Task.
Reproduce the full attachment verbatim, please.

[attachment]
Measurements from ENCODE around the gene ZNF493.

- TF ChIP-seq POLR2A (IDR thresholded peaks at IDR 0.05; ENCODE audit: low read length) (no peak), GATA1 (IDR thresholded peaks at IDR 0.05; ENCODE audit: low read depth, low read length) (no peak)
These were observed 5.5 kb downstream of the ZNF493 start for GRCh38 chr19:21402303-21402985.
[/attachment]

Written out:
Measurements from ENCODE around the gene ZNF493.

- TF ChIP-seq POLR2A (IDR thresholded peaks at IDR 0.05; ENCODE audit: low read length) (no peak), GATA1 (IDR thresholded peaks at IDR 0.05; ENCODE audit: low read depth, low read length) (no peak)
These were observed 5.5 kb downstream of the ZNF493 start for GRCh38 chr19:21402303-21402985.